Photographer Phillip Spears came to faith at the age of 15. He has a BS in Design from Illinois Institute of Technology in 1983. Since then, he's been working as a commercial photographer in Atlanta. He specializes in educational marketing and annual reports. He and his wife, Dr. Dana Spears, have three children, Anna Kate, Maggie, and Benjamin.Make sure you check out his website for some gorgeous images.
LeAnne: I like to start at the beginning because I'm fascinated by how an artist grows and develops. How did you get started in photography? What draws you to it?
Phillip: I came to photography largely against my will. Although it is one of the few things I've been naturally good at since a young age, my long term interests were in several other areas, mostly the ministry. When I was ten, I got a Polaroid Swinger camera so I was able to take pictures instantly. Four or five years later, my older brother, who in my mind could do everything well and easily, got a 35 mm camera but he couldn't make it work. I could and so I latched onto photography for some identity. In high school, I was one of the yearbook photographers. I came to faith at about 15 and earnestly wanted to do something intellectual for the faith like preach. Throughout high school and college and early career turmoil, though, my friends continued to encourage me and tell me that photography was what I should be doing.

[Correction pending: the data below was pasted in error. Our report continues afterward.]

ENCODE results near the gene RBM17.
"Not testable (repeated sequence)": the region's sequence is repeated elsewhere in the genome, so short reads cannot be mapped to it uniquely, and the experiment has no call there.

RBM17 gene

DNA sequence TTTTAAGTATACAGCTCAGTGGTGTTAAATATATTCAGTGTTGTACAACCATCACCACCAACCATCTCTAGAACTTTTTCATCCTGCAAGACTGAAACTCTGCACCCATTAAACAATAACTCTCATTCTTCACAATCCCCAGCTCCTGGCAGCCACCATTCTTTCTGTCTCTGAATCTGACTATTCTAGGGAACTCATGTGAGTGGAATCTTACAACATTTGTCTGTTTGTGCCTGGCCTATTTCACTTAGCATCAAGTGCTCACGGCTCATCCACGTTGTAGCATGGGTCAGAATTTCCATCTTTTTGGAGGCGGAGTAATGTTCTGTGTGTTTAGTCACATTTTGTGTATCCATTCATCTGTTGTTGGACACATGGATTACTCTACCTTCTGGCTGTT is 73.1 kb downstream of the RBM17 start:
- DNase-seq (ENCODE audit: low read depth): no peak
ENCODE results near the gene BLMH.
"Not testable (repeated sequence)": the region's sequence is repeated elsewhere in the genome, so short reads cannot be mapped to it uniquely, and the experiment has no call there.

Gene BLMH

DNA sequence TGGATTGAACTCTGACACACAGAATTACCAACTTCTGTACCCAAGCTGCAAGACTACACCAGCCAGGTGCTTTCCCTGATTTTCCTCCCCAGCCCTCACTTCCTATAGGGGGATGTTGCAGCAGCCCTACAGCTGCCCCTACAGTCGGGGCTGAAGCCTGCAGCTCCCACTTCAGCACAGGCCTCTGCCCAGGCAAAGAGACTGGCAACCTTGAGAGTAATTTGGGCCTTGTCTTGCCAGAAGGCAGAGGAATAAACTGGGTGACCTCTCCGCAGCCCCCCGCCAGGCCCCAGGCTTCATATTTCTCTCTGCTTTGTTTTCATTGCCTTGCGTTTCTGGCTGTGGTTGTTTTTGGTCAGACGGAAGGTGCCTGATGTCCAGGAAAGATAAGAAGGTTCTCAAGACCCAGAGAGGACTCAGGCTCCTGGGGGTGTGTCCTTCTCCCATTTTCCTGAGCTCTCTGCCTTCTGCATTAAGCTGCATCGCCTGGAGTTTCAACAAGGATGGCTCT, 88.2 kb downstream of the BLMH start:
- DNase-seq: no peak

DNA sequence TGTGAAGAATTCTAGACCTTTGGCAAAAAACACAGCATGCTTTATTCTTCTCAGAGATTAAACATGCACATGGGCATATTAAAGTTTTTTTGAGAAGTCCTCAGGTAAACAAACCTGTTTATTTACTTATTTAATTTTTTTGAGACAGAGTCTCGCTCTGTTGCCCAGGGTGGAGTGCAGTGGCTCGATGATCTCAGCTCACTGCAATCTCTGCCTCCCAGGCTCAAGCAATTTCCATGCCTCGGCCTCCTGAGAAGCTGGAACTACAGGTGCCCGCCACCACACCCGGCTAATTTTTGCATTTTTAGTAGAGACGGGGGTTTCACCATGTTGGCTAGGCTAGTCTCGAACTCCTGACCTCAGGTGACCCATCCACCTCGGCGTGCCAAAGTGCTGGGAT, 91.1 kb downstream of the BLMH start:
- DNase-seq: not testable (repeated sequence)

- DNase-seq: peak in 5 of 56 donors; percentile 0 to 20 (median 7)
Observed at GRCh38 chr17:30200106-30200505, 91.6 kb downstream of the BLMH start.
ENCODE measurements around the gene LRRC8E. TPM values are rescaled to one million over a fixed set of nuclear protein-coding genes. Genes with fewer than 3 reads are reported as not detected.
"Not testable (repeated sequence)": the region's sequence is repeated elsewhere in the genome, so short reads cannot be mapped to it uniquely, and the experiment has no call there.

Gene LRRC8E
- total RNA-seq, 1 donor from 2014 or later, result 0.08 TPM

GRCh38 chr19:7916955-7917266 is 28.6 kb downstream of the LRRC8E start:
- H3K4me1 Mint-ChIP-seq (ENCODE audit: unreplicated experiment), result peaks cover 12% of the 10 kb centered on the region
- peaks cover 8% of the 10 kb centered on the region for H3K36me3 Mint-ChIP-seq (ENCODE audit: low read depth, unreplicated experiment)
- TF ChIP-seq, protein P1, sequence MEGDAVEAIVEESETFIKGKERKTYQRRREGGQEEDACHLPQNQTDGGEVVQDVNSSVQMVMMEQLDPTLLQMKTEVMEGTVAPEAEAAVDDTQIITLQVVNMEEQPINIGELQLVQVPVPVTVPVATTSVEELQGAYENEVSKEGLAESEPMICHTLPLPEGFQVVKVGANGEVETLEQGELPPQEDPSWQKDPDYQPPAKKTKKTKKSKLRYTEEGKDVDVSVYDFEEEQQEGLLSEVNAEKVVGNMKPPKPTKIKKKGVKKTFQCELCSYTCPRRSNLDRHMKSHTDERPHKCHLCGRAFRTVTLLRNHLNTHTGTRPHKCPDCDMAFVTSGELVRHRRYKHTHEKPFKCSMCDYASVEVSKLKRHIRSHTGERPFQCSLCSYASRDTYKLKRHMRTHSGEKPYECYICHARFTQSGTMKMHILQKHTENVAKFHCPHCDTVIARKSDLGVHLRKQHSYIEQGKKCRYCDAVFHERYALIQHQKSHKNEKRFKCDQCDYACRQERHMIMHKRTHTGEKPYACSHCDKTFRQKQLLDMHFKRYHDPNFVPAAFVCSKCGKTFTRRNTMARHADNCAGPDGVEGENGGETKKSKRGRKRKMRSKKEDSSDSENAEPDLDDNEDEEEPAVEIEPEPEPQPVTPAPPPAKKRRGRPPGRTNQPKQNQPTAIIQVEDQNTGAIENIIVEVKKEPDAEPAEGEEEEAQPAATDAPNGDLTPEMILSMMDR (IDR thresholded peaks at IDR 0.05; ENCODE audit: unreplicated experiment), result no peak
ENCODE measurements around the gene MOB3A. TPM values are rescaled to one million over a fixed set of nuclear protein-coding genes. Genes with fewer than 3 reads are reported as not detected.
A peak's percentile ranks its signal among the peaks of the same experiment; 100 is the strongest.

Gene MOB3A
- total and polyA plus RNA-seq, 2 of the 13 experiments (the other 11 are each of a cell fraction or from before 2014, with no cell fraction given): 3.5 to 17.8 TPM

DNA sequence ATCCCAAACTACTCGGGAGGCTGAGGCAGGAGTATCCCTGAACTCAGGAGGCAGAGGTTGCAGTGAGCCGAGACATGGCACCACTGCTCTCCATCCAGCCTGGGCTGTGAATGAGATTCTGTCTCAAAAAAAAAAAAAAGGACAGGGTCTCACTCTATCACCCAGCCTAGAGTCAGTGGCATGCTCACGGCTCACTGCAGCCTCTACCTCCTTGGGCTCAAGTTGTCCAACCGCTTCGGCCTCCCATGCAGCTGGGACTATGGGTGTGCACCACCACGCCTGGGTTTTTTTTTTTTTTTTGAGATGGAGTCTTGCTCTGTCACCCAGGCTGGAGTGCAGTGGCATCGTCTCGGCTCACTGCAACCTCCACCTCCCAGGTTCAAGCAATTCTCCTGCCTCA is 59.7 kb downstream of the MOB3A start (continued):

I thought I wanted to be a civil engineer--I had a romantic notion about what that entailed --so I went to Georgia Tech for one quarter. I hated it. Then I met a guy named Dave Fredericks, on his way back from a summer missions project, who was studying photography at the Illinois Institute of Technology. I was planning to go on to seminary, but I needed a four-year degree first and photography seemed like a good choice. But unfortunately, I neglected my studies. Then, the summer before senior year, I went to Africa on a missions trip and made some wonderful images there--some of my best still. That trip helped me realize that I was much more attuned to photography than I was to ministry. So I got serious my senior year and did really well. My professors were stunned at how fast I progressed.